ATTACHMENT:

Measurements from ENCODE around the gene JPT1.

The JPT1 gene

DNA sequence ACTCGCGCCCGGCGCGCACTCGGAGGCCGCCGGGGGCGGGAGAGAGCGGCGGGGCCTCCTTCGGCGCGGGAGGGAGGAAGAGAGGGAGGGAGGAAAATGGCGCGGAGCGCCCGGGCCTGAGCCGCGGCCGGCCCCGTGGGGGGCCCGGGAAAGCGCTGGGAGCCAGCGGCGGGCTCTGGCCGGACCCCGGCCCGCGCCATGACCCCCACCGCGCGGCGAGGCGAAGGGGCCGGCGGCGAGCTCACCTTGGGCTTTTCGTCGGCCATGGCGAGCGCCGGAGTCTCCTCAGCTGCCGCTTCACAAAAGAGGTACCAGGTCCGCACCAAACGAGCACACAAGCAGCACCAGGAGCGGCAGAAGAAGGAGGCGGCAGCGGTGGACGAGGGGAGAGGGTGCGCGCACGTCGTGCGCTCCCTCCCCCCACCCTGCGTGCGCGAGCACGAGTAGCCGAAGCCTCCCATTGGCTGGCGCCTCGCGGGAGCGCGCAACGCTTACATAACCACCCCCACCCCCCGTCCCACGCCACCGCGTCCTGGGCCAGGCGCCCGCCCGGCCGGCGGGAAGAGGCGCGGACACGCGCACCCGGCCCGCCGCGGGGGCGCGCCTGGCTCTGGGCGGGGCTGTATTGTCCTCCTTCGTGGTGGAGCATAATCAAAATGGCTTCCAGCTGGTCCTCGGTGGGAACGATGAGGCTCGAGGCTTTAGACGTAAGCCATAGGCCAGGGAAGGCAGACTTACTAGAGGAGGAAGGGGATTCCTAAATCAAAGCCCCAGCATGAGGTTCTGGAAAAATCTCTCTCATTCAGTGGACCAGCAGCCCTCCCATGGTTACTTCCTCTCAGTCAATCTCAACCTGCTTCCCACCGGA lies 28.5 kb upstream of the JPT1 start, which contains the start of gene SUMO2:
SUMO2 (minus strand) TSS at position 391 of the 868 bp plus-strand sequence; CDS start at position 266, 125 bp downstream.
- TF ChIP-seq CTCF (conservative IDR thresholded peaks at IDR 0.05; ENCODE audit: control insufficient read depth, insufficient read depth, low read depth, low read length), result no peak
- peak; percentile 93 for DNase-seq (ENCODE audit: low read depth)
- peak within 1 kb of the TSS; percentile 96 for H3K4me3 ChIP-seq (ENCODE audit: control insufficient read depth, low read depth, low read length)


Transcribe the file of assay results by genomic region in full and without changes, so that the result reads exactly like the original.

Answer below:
Measurements from ENCODE around the gene JPT1.

The JPT1 gene

DNA sequence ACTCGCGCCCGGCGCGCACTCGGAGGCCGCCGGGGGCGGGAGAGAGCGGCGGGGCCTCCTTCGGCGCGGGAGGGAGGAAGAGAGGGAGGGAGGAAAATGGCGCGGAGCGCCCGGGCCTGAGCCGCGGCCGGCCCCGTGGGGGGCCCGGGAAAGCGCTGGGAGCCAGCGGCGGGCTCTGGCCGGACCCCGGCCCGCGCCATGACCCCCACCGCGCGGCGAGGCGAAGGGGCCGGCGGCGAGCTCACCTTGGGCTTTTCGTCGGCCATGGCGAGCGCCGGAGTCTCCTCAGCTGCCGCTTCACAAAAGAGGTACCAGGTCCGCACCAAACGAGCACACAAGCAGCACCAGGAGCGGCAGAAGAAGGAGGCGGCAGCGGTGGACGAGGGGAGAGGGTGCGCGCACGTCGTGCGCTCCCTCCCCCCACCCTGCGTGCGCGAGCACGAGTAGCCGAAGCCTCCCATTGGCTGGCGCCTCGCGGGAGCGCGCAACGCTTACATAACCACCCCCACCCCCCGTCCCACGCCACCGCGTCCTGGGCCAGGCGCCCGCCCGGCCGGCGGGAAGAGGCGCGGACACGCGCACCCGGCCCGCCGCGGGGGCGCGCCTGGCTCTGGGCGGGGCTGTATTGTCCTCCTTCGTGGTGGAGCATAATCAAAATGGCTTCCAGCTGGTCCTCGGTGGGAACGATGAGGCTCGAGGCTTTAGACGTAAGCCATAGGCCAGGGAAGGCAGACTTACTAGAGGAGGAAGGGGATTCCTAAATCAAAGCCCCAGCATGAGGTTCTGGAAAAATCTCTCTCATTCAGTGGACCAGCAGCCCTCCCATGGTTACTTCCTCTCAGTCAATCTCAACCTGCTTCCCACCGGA lies 28.5 kb upstream of the JPT1 start, which contains the start of gene SUMO2:
SUMO2 (minus strand) TSS at position 391 of the 868 bp plus-strand sequence; CDS start at position 266, 125 bp downstream.
- TF ChIP-seq CTCF (conservative IDR thresholded peaks at IDR 0.05; ENCODE audit: control insufficient read depth, insufficient read depth, low read depth, low read length), result no peak
- peak; percentile 93 for DNase-seq (ENCODE audit: low read depth)
- peak within 1 kb of the TSS; percentile 96 for H3K4me3 ChIP-seq (ENCODE audit: control insufficient read depth, low read depth, low read length)